John Carroll University students report ‘sleep difficulties’ as a leading impediment to academic success (NCHA, 2022). Inadequate sleep, excess studying, socializing, and working may lead to poor sleep habits and stress. Lack of sleep may cause memory problems and the inability to concentrate.
It is recommended that individuals get eight hours of sleep a night. Pulling ‘all-nighters’ can cause sleep deprivation. Although trying to catch up on the weekends may help, long-term irregular sleep may actually interfere with your sleep cycles, causing insomnia.
se the following links, resources, and apps, to learn more about sleep and how to gain and maintain healthy sleep habits.
Sleep Deprivation & Setting Good Habits. College can include a lot of sleepless nights. Whether you're struggling with insomnia or choosing to sleep only a few hours a night, sleep deprivation has a big impact. Learn tips for improving your sleep and signs that you may need help with your sleeplessness.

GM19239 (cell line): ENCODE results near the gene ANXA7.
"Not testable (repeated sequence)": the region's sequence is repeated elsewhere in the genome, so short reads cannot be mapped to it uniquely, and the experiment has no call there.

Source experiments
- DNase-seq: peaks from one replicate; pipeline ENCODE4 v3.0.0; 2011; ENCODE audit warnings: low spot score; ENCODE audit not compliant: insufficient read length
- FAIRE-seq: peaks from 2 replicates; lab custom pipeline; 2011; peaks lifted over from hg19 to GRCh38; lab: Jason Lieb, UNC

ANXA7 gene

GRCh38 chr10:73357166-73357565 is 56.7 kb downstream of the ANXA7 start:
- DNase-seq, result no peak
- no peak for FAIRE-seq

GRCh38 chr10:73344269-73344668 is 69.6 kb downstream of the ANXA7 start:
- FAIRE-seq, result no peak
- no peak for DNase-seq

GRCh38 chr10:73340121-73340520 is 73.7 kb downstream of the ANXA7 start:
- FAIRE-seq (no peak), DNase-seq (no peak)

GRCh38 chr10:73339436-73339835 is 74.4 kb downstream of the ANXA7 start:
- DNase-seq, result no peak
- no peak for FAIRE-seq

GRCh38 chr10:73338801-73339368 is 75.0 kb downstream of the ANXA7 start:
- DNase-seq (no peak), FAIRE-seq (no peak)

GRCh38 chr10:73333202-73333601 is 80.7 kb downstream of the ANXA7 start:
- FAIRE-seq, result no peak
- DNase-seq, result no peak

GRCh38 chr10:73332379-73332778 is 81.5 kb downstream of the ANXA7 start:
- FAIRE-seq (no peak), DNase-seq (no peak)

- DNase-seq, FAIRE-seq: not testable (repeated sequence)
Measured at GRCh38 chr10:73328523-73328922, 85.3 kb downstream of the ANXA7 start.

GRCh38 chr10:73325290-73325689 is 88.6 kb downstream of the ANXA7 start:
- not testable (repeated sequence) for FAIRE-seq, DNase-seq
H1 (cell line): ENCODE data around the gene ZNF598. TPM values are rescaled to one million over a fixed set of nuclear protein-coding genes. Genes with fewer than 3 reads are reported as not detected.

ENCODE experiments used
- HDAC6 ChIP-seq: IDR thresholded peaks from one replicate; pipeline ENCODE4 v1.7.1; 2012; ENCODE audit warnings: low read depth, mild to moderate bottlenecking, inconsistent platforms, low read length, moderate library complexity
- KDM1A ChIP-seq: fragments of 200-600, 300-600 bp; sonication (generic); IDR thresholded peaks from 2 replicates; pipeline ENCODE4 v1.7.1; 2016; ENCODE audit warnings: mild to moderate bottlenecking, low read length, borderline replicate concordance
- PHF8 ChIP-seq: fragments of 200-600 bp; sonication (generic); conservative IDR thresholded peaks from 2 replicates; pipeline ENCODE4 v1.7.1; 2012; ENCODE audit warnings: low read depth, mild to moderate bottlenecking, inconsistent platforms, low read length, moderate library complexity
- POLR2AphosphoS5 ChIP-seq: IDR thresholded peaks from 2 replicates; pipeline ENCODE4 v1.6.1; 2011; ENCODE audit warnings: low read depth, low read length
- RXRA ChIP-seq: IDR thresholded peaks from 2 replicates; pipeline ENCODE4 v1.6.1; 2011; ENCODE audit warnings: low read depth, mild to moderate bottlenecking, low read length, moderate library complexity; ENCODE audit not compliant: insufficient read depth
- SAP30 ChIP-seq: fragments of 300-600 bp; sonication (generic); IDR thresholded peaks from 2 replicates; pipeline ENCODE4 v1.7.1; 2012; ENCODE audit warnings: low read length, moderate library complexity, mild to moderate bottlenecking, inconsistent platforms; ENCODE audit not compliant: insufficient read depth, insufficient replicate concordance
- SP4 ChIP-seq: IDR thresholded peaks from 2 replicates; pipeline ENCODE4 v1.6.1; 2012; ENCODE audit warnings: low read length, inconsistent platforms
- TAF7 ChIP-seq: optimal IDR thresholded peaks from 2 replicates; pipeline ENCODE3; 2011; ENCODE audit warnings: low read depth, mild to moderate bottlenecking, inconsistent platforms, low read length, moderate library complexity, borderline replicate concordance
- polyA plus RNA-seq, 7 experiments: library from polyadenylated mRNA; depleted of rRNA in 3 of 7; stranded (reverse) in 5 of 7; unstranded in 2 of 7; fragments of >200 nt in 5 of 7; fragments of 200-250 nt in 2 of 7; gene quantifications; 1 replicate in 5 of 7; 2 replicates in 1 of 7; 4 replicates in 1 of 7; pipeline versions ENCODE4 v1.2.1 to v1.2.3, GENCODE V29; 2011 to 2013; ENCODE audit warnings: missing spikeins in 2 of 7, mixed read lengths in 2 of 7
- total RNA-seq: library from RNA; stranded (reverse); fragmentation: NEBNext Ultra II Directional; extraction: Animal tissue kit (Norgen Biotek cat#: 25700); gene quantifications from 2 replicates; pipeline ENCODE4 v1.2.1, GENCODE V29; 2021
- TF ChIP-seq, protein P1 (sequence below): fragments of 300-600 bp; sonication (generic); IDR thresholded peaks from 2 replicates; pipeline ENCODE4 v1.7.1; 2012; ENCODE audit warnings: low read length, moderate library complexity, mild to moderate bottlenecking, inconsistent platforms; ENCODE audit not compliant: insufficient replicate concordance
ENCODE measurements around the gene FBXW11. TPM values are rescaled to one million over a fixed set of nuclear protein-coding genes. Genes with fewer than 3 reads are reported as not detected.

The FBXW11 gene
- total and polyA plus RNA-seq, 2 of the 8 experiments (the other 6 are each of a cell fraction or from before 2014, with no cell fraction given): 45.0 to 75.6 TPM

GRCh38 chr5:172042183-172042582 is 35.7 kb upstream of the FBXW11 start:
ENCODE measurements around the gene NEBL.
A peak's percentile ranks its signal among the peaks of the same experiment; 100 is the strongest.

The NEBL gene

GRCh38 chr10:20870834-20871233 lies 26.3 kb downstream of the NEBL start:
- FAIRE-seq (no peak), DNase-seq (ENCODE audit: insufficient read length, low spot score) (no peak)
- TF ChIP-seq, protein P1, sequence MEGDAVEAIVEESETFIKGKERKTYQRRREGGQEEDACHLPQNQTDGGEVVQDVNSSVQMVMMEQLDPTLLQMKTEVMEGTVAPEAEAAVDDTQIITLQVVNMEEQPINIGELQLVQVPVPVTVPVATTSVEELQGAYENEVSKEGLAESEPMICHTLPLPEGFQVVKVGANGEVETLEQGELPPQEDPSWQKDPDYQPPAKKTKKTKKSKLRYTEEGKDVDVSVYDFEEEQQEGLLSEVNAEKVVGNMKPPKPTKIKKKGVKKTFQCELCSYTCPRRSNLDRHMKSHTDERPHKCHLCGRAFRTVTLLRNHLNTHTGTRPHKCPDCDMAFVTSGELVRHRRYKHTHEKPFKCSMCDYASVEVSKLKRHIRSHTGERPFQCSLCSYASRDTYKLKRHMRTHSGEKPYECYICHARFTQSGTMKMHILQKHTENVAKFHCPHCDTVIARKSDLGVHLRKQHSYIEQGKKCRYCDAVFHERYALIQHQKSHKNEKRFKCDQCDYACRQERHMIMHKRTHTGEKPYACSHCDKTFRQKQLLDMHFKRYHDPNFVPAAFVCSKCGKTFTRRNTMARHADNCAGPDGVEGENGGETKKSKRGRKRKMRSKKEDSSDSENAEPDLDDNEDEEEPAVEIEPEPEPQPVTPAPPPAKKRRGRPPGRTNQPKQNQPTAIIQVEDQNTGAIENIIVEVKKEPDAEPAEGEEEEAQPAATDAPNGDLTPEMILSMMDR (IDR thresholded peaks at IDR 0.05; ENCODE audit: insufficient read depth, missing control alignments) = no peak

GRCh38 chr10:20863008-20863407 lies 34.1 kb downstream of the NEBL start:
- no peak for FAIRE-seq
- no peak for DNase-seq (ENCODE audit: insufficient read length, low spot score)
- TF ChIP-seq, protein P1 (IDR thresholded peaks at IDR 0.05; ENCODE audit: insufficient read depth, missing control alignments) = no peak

Sleep Diary. While there are several apps that can track your sleep, this sleep diary can help you capture more helpful information about your sleeping habits. Tracking your sleep can help you and your health professionals identify ways to improve your sleep.
Why Do We Sleep? In this Ted Talk, Russell Foster shares three popular theories about why we sleep, busts some myths about how much sleep we need at different ages, and hints at some bold new uses of sleep as a predictor of mental health.
What Would Happen if you Didn’t Sleep? In the United States, it’s estimated that 30% of adults and 66% of adolescents are regularly sleep-deprived. This isn’t just a minor inconvenience: staying awake can cause serious bodily harm.